Two things I’ve known I’ve wanted to do for my whole life: Be in AmeriCorps and work with fish. Those two strangely achievable goals led me to FoodCorps. When I graduated from college in 2014, I signed on for my first AmeriCorps service term with my hometown Habitat for Humanity affiliate. The selfish reason being I wanted to get really good at building things. The service part being I wanted to stay involved in the community development efforts happening through the urban agriculture network I had become a part of, and fallen head over heels for. FoodCorps hadn’t yet found Charlotte, so I jumped in building houses with Habitat, an organization I’ve served with for many years now. AmeriCorps gave me what I was really seeking: A life dedicated to a cause bigger than my own little plight.
For a year my world was trusses and bracing and walking atop three and a half inch wide walls, studs and fasteners and blistered hands. We worked through every kind of weather imaginable. The pace was tough, the expectations were high, it was a hard year. But work is what I do best, and for all the tough stuff there is an undeniable sense of peace one can find and share through service to others.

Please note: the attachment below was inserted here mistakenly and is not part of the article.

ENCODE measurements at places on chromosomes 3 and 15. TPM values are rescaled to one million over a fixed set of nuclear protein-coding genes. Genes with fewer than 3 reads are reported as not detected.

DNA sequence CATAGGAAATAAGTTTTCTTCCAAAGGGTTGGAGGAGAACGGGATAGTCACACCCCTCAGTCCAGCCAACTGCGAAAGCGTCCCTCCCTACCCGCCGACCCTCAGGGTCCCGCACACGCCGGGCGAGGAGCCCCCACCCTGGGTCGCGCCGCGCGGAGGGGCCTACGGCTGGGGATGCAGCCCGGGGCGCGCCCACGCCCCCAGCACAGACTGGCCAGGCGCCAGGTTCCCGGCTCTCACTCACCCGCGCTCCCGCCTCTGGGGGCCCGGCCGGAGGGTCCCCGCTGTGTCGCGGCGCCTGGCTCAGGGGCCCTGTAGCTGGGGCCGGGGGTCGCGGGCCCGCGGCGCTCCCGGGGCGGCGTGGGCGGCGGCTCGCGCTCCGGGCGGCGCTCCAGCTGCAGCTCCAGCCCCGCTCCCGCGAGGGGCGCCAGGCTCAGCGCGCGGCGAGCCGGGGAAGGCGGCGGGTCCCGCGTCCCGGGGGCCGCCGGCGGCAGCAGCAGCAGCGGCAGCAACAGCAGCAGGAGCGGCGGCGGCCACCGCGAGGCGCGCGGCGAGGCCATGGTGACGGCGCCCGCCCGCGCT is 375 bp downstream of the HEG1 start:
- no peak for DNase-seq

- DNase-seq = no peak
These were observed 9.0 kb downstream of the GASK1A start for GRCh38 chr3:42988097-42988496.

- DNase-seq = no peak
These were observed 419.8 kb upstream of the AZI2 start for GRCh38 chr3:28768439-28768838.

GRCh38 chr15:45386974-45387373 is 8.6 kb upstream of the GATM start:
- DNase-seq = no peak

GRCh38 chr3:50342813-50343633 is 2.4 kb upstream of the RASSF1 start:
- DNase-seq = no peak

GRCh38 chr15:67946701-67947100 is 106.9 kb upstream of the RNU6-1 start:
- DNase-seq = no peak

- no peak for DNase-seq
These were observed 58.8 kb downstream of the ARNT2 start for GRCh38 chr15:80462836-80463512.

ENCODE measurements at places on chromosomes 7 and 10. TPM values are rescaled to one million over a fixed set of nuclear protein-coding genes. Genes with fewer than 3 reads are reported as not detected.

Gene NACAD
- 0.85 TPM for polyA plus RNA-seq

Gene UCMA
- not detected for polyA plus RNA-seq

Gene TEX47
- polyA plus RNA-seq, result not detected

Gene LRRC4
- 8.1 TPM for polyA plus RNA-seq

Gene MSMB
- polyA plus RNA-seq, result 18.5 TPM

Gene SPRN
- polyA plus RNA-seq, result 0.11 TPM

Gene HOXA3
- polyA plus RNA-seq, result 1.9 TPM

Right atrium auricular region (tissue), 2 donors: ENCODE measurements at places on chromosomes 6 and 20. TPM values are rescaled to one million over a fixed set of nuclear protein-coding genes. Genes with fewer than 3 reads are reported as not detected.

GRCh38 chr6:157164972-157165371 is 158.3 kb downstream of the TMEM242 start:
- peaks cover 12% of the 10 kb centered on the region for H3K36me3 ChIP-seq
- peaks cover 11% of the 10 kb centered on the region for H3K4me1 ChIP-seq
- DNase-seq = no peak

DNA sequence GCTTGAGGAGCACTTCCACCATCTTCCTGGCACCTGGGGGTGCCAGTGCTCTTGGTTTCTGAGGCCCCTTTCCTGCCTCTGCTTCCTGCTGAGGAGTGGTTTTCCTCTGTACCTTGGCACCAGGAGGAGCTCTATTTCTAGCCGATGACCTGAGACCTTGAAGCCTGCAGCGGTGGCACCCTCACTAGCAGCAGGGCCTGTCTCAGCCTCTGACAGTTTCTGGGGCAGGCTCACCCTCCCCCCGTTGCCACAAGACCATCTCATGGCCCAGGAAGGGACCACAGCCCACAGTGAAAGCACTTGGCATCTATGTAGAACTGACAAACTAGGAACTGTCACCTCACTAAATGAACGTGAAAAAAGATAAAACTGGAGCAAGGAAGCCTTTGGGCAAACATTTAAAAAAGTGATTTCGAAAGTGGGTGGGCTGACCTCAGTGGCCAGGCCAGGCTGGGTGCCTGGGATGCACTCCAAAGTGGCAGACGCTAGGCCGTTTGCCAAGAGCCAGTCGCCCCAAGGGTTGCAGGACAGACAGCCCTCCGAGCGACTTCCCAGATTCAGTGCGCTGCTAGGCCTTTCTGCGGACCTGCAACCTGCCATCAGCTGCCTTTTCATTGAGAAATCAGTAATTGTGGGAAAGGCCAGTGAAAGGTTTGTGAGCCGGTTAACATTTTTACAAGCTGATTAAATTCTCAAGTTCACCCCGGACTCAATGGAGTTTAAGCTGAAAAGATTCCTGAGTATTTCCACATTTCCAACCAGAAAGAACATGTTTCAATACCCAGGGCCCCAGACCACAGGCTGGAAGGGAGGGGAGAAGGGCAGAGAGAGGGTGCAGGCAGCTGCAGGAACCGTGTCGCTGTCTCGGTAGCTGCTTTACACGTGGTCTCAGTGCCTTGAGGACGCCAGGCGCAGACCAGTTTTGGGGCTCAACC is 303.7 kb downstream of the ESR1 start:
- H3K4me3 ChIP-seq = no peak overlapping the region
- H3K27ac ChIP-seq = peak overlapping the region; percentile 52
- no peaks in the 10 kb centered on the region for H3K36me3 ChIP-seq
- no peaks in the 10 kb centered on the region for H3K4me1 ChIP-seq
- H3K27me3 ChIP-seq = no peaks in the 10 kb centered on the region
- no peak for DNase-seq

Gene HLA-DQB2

As soon as I heard the word that FoodCorps was sticking around in Charlotte with the possibility of opening a second service position, I started to slowly make my way back into the loving arms of the urban agriculture network here. I knew I wanted to continue serving my community, but I missed the urban farm at Garinger, my current high school service site. I missed hearing the pep band practice while working down a row of carrots in the field, and the steady hum of the cooling system mingled with the trickle of water in the fish tanks in aquaponics system in our greenhouse. My folks left the farm, but couldn’t take the farm out of me. I was ready to grow things again.
These days I’m back at it: Showing students the feeding frenzy at feeding time for our tilapia, the roots of kale and chard and lettuce dangling from the hydroponic rafts, weeding our carrots, saving summer crop seeds and talking about preserving cultural traditions, building hoop houses and low tunnels to keep crops over winter and open up new avenues for lessons our kids and be able to send them home with fresh produce for their families on those cold winter days. I’m back with the plants and fish again, and it feels good man.